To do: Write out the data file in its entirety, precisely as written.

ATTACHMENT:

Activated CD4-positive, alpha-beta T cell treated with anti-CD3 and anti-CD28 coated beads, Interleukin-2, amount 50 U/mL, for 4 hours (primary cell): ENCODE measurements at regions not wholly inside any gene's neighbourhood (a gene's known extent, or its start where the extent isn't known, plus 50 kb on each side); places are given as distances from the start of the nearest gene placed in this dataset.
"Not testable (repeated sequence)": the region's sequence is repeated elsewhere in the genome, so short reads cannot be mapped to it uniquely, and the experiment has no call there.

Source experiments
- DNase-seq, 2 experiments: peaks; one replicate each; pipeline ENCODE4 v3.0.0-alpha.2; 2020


Activated CD4-positive, alpha-beta T cell treated with anti-CD3 and anti-CD28 coated beads, Interleukin-2, amount 50 U/mL, for 4 hours (primary cell): ENCODE measurements at regions not wholly inside any gene's neighbourhood (a gene's known extent, or its start where the extent isn't known, plus 50 kb on each side); places are given as distances from the start of the nearest gene placed in this dataset.
"Not testable (repeated sequence)": the region's sequence is repeated elsewhere in the genome, so short reads cannot be mapped to it uniquely, and the experiment has no call there.

Source experiments
- DNase-seq, 2 experiments: peaks; one replicate each; pipeline ENCODE4 v3.0.0-alpha.2; 2020